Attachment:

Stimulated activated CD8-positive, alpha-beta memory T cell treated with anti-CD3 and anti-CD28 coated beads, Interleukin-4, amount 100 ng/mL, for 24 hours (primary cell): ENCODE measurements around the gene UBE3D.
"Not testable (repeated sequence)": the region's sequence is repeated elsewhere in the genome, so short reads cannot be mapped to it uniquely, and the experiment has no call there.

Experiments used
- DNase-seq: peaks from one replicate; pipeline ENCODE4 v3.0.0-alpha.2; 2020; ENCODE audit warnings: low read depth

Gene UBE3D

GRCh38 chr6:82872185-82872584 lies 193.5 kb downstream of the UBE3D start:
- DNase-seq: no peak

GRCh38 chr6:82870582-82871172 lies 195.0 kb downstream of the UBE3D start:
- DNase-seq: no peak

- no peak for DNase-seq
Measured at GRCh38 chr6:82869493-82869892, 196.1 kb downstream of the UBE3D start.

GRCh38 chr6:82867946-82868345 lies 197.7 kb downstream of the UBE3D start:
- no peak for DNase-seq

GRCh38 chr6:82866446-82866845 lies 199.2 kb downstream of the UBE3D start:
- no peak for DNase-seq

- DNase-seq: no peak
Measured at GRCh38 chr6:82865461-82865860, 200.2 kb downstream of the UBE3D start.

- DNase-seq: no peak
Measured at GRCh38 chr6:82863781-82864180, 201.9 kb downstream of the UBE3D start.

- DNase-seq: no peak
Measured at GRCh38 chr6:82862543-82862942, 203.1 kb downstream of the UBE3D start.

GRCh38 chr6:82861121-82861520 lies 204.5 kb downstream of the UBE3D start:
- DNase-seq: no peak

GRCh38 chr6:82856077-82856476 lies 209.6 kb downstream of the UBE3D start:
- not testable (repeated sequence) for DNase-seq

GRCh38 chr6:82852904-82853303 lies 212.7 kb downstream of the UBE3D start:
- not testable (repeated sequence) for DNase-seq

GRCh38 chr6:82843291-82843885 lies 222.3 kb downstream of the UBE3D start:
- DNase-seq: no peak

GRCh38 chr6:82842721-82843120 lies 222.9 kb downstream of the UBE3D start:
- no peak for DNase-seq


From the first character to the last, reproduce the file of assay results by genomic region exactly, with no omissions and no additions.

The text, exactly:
Stimulated activated CD8-positive, alpha-beta memory T cell treated with anti-CD3 and anti-CD28 coated beads, Interleukin-4, amount 100 ng/mL, for 24 hours (primary cell): ENCODE measurements around the gene UBE3D.
"Not testable (repeated sequence)": the region's sequence is repeated elsewhere in the genome, so short reads cannot be mapped to it uniquely, and the experiment has no call there.

Experiments used
- DNase-seq: peaks from one replicate; pipeline ENCODE4 v3.0.0-alpha.2; 2020; ENCODE audit warnings: low read depth

Gene UBE3D

GRCh38 chr6:82872185-82872584 lies 193.5 kb downstream of the UBE3D start:
- DNase-seq: no peak

GRCh38 chr6:82870582-82871172 lies 195.0 kb downstream of the UBE3D start:
- DNase-seq: no peak

- no peak for DNase-seq
Measured at GRCh38 chr6:82869493-82869892, 196.1 kb downstream of the UBE3D start.

GRCh38 chr6:82867946-82868345 lies 197.7 kb downstream of the UBE3D start:
- no peak for DNase-seq

GRCh38 chr6:82866446-82866845 lies 199.2 kb downstream of the UBE3D start:
- no peak for DNase-seq

- DNase-seq: no peak
Measured at GRCh38 chr6:82865461-82865860, 200.2 kb downstream of the UBE3D start.

- DNase-seq: no peak
Measured at GRCh38 chr6:82863781-82864180, 201.9 kb downstream of the UBE3D start.

- DNase-seq: no peak
Measured at GRCh38 chr6:82862543-82862942, 203.1 kb downstream of the UBE3D start.

GRCh38 chr6:82861121-82861520 lies 204.5 kb downstream of the UBE3D start:
- DNase-seq: no peak

GRCh38 chr6:82856077-82856476 lies 209.6 kb downstream of the UBE3D start:
- not testable (repeated sequence) for DNase-seq

GRCh38 chr6:82852904-82853303 lies 212.7 kb downstream of the UBE3D start:
- not testable (repeated sequence) for DNase-seq

GRCh38 chr6:82843291-82843885 lies 222.3 kb downstream of the UBE3D start:
- DNase-seq: no peak

GRCh38 chr6:82842721-82843120 lies 222.9 kb downstream of the UBE3D start:
- no peak for DNase-seq